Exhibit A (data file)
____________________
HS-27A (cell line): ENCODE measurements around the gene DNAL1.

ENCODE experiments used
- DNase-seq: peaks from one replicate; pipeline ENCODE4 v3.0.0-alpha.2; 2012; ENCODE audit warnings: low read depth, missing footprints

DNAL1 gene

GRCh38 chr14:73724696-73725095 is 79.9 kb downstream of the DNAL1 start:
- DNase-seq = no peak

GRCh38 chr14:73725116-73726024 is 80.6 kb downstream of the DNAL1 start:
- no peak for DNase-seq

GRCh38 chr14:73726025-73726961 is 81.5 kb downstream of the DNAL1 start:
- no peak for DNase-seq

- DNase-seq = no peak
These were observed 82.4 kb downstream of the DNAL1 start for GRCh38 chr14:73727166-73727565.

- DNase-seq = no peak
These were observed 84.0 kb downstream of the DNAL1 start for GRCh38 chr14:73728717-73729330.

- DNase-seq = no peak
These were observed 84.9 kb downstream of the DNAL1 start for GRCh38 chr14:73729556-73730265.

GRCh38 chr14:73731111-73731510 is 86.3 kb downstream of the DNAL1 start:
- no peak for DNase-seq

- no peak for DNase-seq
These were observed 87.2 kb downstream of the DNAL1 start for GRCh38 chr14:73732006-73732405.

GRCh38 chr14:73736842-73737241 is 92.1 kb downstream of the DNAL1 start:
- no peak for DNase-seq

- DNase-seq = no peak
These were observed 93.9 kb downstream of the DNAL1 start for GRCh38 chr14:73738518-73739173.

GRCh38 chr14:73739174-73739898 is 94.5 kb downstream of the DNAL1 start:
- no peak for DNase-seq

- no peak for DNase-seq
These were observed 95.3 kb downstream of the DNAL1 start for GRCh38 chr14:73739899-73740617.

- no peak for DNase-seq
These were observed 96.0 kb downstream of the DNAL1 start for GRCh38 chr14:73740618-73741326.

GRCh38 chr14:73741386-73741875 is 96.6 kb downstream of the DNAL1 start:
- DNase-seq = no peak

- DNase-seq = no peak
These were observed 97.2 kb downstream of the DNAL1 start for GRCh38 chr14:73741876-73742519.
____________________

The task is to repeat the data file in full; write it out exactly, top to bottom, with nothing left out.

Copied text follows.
HS-27A (cell line): ENCODE measurements around the gene DNAL1.

ENCODE experiments used
- DNase-seq: peaks from one replicate; pipeline ENCODE4 v3.0.0-alpha.2; 2012; ENCODE audit warnings: low read depth, missing footprints

DNAL1 gene

GRCh38 chr14:73724696-73725095 is 79.9 kb downstream of the DNAL1 start:
- DNase-seq = no peak

GRCh38 chr14:73725116-73726024 is 80.6 kb downstream of the DNAL1 start:
- no peak for DNase-seq

GRCh38 chr14:73726025-73726961 is 81.5 kb downstream of the DNAL1 start:
- no peak for DNase-seq

- DNase-seq = no peak
These were observed 82.4 kb downstream of the DNAL1 start for GRCh38 chr14:73727166-73727565.

- DNase-seq = no peak
These were observed 84.0 kb downstream of the DNAL1 start for GRCh38 chr14:73728717-73729330.

- DNase-seq = no peak
These were observed 84.9 kb downstream of the DNAL1 start for GRCh38 chr14:73729556-73730265.

GRCh38 chr14:73731111-73731510 is 86.3 kb downstream of the DNAL1 start:
- no peak for DNase-seq

- no peak for DNase-seq
These were observed 87.2 kb downstream of the DNAL1 start for GRCh38 chr14:73732006-73732405.

GRCh38 chr14:73736842-73737241 is 92.1 kb downstream of the DNAL1 start:
- no peak for DNase-seq

- DNase-seq = no peak
These were observed 93.9 kb downstream of the DNAL1 start for GRCh38 chr14:73738518-73739173.

GRCh38 chr14:73739174-73739898 is 94.5 kb downstream of the DNAL1 start:
- no peak for DNase-seq

- no peak for DNase-seq
These were observed 95.3 kb downstream of the DNAL1 start for GRCh38 chr14:73739899-73740617.

- no peak for DNase-seq
These were observed 96.0 kb downstream of the DNAL1 start for GRCh38 chr14:73740618-73741326.

GRCh38 chr14:73741386-73741875 is 96.6 kb downstream of the DNAL1 start:
- DNase-seq = no peak

- DNase-seq = no peak
These were observed 97.2 kb downstream of the DNAL1 start for GRCh38 chr14:73741876-73742519.